How To Survive a Legal Audit Minefield: Top Legal Accounting Audit Flags

Maintaining compliance is about your survival as a licensed attorney at law and is central in your firm’s ability to be successful. For that reason we have pulled together a four post series on how to survive a legal audit minefield. Over the next several weeks we will focus on:

  • Legal Accounting Audit Flags
  • The Tools Needed To Successfully Survive an Audit
  • Accurate Legal Accounting Reports
  • The Appropriate Solution To Keep Your Firm Compliant

The first post of this 4 part series will highlight the red flags inside your legal accounting that could trigger a costly and stressful legal accounting audit on your firm.

Top Legal Accounting Audit Flags

  1. Commingling of Client Funds– There are three different examples of commingling that could land your firm in hot water.
    • The first is Client to Client Commingling. It is extremely important that you do not use funds from one client when dealing with another.
    • The second is Client to Firm Commingling. Many law firms receive funds in the form of a retainer. Your firm cannot look at these funds as income until it has been earned through the completion of legal services.
    • The third is Client’s Multiple Matters Commingling. This means that if you are dealing with multiple matters for a single client, each matter needs to be tracked as if it were a separate client.
  2. Trust Funds Overdrafts– This can occur when using general accounting software instead of legal accounting software. This flag is raised when you utilize more funds for a specific client than what is available in that specific client’s account. This means that the additional funds are coming from another client, and your bank cannot realize this.
  3. Failure to Perform 3 Way Trust Reconciliation– An auditor will look at three balances for your firm and they all need to be in synch. These three numbers are; your firm’s check book balance, adjusted bank balance accounting for funds in transit (i.e. uncleared transactions), and your individual client ledger balance. If these balances do not match up prepare to be audited.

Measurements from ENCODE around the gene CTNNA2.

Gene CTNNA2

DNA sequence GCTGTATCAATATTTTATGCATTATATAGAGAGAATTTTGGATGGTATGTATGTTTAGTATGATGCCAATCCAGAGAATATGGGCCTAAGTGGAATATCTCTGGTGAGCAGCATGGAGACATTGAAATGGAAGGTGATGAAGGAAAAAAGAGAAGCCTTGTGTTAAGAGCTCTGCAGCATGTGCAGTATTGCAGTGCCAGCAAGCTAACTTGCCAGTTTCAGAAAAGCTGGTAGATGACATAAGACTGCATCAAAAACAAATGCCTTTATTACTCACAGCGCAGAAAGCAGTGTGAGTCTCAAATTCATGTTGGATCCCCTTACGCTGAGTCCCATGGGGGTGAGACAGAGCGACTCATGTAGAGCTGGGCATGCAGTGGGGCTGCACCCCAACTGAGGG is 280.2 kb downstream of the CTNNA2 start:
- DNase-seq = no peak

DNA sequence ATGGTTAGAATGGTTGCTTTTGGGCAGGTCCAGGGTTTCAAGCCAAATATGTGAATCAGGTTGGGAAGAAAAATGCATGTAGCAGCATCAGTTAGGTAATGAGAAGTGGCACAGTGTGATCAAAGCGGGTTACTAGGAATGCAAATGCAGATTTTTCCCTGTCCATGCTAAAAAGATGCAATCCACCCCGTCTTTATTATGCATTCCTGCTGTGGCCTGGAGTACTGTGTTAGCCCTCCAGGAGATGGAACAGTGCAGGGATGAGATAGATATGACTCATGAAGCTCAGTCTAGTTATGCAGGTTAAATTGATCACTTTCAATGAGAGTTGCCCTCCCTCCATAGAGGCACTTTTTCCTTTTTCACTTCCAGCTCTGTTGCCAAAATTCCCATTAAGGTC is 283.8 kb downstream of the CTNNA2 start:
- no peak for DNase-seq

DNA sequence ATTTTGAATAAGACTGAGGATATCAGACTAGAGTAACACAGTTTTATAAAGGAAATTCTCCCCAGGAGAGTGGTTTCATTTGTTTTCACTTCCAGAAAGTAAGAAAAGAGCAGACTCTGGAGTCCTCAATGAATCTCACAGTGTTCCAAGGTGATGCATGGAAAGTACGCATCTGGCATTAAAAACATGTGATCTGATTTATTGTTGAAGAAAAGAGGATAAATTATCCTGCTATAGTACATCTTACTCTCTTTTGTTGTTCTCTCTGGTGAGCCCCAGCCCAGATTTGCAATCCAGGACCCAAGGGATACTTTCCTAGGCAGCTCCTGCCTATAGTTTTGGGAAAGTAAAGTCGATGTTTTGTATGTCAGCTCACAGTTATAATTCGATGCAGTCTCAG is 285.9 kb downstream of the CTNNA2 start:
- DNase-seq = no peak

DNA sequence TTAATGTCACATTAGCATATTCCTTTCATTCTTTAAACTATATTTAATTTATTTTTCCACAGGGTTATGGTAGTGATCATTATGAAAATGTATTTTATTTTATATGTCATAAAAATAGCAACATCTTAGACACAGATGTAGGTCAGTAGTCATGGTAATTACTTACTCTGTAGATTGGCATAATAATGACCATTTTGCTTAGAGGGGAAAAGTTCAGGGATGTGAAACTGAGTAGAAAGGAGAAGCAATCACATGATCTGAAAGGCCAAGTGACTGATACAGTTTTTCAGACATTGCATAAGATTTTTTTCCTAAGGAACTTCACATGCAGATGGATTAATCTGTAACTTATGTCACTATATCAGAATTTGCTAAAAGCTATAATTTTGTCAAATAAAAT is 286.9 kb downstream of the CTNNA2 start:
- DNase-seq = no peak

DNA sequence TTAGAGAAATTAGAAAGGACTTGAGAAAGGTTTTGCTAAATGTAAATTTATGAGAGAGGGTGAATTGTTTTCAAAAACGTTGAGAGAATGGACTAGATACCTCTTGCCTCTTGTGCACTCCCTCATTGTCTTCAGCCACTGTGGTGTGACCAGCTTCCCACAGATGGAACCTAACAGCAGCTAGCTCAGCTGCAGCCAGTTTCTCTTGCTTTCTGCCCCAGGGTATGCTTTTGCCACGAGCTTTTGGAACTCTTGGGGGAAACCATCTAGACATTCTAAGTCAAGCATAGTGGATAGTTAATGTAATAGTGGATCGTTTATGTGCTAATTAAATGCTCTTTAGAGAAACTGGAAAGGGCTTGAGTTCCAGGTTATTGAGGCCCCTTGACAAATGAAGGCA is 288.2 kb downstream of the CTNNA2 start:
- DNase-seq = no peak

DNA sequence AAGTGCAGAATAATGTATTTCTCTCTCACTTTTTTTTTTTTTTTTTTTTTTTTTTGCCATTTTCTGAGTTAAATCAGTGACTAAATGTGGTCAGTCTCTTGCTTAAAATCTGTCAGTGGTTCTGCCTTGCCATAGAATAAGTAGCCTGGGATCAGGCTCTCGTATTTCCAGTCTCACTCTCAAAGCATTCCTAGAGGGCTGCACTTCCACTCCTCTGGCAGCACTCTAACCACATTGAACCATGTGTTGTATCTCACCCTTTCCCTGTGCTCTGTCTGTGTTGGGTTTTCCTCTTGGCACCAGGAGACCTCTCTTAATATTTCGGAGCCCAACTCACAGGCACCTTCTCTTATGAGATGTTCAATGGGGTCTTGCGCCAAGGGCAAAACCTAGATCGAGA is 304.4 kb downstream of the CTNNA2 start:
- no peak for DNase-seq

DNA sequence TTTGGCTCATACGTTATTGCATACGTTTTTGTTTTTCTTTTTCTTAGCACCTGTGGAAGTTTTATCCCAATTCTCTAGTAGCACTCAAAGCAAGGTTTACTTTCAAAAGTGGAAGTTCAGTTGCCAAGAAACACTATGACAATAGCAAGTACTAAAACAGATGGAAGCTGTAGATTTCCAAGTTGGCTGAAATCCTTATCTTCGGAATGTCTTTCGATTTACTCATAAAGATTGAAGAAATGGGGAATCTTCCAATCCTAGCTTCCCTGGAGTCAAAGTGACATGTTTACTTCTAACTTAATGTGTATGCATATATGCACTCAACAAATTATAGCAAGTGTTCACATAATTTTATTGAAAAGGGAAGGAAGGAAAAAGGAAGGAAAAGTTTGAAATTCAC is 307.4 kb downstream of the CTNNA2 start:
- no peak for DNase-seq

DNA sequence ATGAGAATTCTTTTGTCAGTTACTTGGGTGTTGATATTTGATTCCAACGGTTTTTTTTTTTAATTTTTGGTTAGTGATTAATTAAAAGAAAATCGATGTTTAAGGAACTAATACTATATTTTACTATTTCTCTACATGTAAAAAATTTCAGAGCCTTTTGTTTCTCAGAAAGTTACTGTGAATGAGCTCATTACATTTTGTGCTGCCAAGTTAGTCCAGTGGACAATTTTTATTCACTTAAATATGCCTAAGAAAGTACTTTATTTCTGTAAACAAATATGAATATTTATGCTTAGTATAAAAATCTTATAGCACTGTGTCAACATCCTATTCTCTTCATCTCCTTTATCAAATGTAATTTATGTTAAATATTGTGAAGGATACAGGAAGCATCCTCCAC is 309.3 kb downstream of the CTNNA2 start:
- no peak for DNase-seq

4. Incorrect Posting of Client Funds– Incorrectly posting these funds will bring compliance issues and inflated income numbers for your firm. There are three ways client funds can be posted.
  5. Uncleared Checks & Deposits & Uncollected Funds– If your legal accounting system and bank are not in line with each other, your firm could experience compliance issues. Until a client’s check has cleared the firm has a fiduciary responsibility to the trust account. Due diligence must be exercised when it comes to depositing client funds in a timely manner.
  6. Improper Accounting of Matter Costs– Law firms must handle matter costs in a prescribed manner. There are 4 different types of costs that need to be tracked separately depending on jurisdiction requirements. They are:
    • Advanced Client Costs
    • Reimbursable Client Costs
    • In-House Reimbursable Client Costs
    • Non-Reimbursable Client Costs
  7. Irregular Allocation of Invoice Payments– To be compliant revenue allocation must be prioritized appropriately. First, any liabilities must be paid. Second, any assets like advanced client costs must be reimbursed. Third, hard and soft expenses must be addressed. Finally your firm can now realize income. This process can be automated with Cosmolex’s law practice management software.
  8. Incomplete Data and Reports– One of the first things any auditor will ask for is a set of reports. Comprehensive and accurate reports will satisfy the auditor, and after testing a few transactions they will likely be on their way. If the reports prove to be incomplete or inaccurate the auditor will be looking for individual transaction data and access to your manual system or legal accounting software.

Avoiding these red flags will help your firm avoid a legal accounting audit. Now that you know what could trigger an audit, check back for our second installment of this series to understand what tools and systems are needed to remain compliant and avoid these red flags that could initiate an audit on your firm’s financial activity.

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